“A physical space is so important in helping us realise our collective goal of becoming more than just entertainment, but a resource for young Black people hoping to break into the industry. Although we blew up in DIY fashion, using technology to facilitate No Signal, which is a testament to our creativity and innovation – the importance of a physical space cannot be understated as it gives us something tangible in cementing our position in this new world. It has allowed us to explore new ways of experimenting and enacting disruption, such as video-content, live streaming, and so many other arms of No Signal that will allow us to keep disrupting the status-quo and championing Black sounds and the Black community.” Scully explains.
As London continues to lose over half of its youth clubs in the last decade due to austerity, and opportunities for radio training and development remain few and far between, young people and communities are left bereft of any spaces that have the structure or the physical equipment to what No Signal are doing.
The Ballantine’s True Music grant will help take No Signal to the next level and be able to seriously contend with established media houses. The money will be used to upgrade the studio, as ‘better tech allows for better radio production’ according to producer Mackie, which will in turn ‘elevate our craft’ as one of the station’s presenters Mr Alvin puts it.
“Community radio is just that, for the community. Looking at radio stations in the past, they served as more than just a space for broadcast, but for creativity and more simply, a place for people who love music to chill. It’s important to have a safe haven of sorts for young Black people to experiment, ask questions and have peers who can help and advise along the way” as Scully explains it.
“If it wasn’t for grants like the Ballantine’s True Music fund, we wouldn’t be able to do what we do, on the scale that we do it. There is no way that we would be able to operate at all, they quite simply keep us running. These grants change the way we are able to work as well as the people we can work with, allowing us to provide an entry point for young, burgeoning talent. Considering the past year, a serious commitment to diversity and inclusivity needs to be more than shameless lip service and an empty PR exercise, and this grant is a true example of putting money where your mouth is”. Scully explains, highlighting the importance of this allocation.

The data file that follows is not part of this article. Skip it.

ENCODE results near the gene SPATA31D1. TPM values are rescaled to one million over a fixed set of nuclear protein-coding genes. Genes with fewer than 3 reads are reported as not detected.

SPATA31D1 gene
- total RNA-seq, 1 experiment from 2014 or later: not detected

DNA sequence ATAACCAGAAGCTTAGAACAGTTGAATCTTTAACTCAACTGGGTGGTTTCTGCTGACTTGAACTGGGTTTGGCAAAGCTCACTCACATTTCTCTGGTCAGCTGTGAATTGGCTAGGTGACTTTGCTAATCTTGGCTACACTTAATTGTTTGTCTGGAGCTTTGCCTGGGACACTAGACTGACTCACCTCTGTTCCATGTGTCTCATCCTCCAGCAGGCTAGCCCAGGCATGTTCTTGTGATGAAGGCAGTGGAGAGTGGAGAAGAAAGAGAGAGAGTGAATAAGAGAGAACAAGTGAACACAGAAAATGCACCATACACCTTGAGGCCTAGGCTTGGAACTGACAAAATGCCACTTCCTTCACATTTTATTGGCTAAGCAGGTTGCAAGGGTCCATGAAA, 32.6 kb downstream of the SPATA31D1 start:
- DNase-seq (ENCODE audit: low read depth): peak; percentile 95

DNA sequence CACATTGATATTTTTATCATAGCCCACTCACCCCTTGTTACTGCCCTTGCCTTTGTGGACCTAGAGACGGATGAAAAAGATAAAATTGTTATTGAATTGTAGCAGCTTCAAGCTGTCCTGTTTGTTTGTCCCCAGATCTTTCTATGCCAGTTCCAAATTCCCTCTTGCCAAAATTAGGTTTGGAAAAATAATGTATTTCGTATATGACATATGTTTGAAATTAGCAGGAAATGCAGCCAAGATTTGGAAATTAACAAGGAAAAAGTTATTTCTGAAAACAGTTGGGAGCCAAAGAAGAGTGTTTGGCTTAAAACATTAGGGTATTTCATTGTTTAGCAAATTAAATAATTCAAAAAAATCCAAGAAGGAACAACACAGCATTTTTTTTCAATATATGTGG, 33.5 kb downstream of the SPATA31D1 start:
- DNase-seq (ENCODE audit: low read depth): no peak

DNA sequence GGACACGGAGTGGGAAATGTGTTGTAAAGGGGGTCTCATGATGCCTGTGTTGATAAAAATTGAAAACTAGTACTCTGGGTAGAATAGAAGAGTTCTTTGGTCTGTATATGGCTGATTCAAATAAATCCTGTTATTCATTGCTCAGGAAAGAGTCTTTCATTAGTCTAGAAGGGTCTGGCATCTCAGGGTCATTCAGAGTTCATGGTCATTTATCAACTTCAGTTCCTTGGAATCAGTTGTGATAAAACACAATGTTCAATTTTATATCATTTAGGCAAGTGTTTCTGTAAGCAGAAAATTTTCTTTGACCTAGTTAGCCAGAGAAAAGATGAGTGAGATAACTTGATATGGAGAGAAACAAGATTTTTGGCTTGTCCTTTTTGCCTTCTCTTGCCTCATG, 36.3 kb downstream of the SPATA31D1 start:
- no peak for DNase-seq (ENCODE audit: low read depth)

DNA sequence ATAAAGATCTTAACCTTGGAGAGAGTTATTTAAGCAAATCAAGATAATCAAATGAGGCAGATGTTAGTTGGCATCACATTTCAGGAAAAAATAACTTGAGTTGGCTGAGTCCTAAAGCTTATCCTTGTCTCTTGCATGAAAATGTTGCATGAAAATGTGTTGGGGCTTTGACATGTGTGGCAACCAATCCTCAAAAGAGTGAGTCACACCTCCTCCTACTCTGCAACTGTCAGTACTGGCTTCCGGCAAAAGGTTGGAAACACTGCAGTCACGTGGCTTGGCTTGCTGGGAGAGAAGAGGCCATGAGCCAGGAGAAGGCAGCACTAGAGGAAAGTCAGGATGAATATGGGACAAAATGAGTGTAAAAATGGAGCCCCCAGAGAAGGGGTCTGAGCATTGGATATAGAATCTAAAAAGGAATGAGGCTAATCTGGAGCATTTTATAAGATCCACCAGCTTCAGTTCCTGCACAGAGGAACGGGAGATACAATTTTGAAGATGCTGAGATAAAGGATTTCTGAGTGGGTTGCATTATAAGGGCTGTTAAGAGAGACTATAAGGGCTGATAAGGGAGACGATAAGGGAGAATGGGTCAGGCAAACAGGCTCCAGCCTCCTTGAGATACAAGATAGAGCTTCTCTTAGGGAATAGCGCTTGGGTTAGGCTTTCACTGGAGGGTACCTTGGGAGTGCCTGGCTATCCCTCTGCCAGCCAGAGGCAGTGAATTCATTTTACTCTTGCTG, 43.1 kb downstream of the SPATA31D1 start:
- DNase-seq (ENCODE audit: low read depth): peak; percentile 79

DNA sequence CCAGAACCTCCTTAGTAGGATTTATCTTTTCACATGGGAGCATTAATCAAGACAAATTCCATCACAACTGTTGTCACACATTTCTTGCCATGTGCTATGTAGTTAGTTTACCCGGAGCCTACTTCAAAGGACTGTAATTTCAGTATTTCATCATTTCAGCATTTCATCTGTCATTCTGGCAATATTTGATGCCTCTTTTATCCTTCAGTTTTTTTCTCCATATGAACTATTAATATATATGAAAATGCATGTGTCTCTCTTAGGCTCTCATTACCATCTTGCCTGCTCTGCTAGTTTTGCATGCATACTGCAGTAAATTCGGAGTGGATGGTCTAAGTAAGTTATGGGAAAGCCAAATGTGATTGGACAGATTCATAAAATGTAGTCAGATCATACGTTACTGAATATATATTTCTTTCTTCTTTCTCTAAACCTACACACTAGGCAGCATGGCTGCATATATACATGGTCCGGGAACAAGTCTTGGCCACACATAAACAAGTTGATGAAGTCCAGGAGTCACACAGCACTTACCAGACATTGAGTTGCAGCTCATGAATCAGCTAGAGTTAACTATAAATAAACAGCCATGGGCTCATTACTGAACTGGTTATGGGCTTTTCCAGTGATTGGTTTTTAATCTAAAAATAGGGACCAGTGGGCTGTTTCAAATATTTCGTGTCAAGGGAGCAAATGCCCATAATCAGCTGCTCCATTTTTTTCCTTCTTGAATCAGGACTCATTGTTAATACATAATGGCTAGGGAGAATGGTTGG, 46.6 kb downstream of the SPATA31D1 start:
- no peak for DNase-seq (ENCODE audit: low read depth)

“Considering the great steps Jamal started when he founded and developed SBTV to the cultural platform it is today, we see our work as a continuation of what he and others have done. We’re not short-sighted to think that we’re the only ones who have tried to disrupt the media landscape, so we look to those before us when we decide on how to shape our future. What SBTV has done as a Black British media institution cannot be understated, it set a pace and it set a standard in the digital world and inspired a lot of us into thinking anything was possible. It feels full circle to be chosen to receive a grant by Jamal considering how much success he’s had, like a passing of the torch to keep up the good fight”. Scully draws on the comparisons between No Signal and SBTV and the trajectory laid ahead by the latter’s success.
So. Boundaries have been broken. Ceilings have been smashed. Ears have pricked up and at last, all eyes are on a group of young Black trailblazers operating from a small studio in Tottenham.
After a triumphant year, what’s next for No Signal?
The mission continues, tapping into the ‘burgeoning tastemakers and bubbling scenes around the world, where No Signal will continue to champion communities, cultures and sounds that are not only true to music, but true to themselves.
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Rahel Aklilu is a London based music and culture writer who regularly writes for gal-dem, Dazed, Vice, Crack and Notion amongst many others.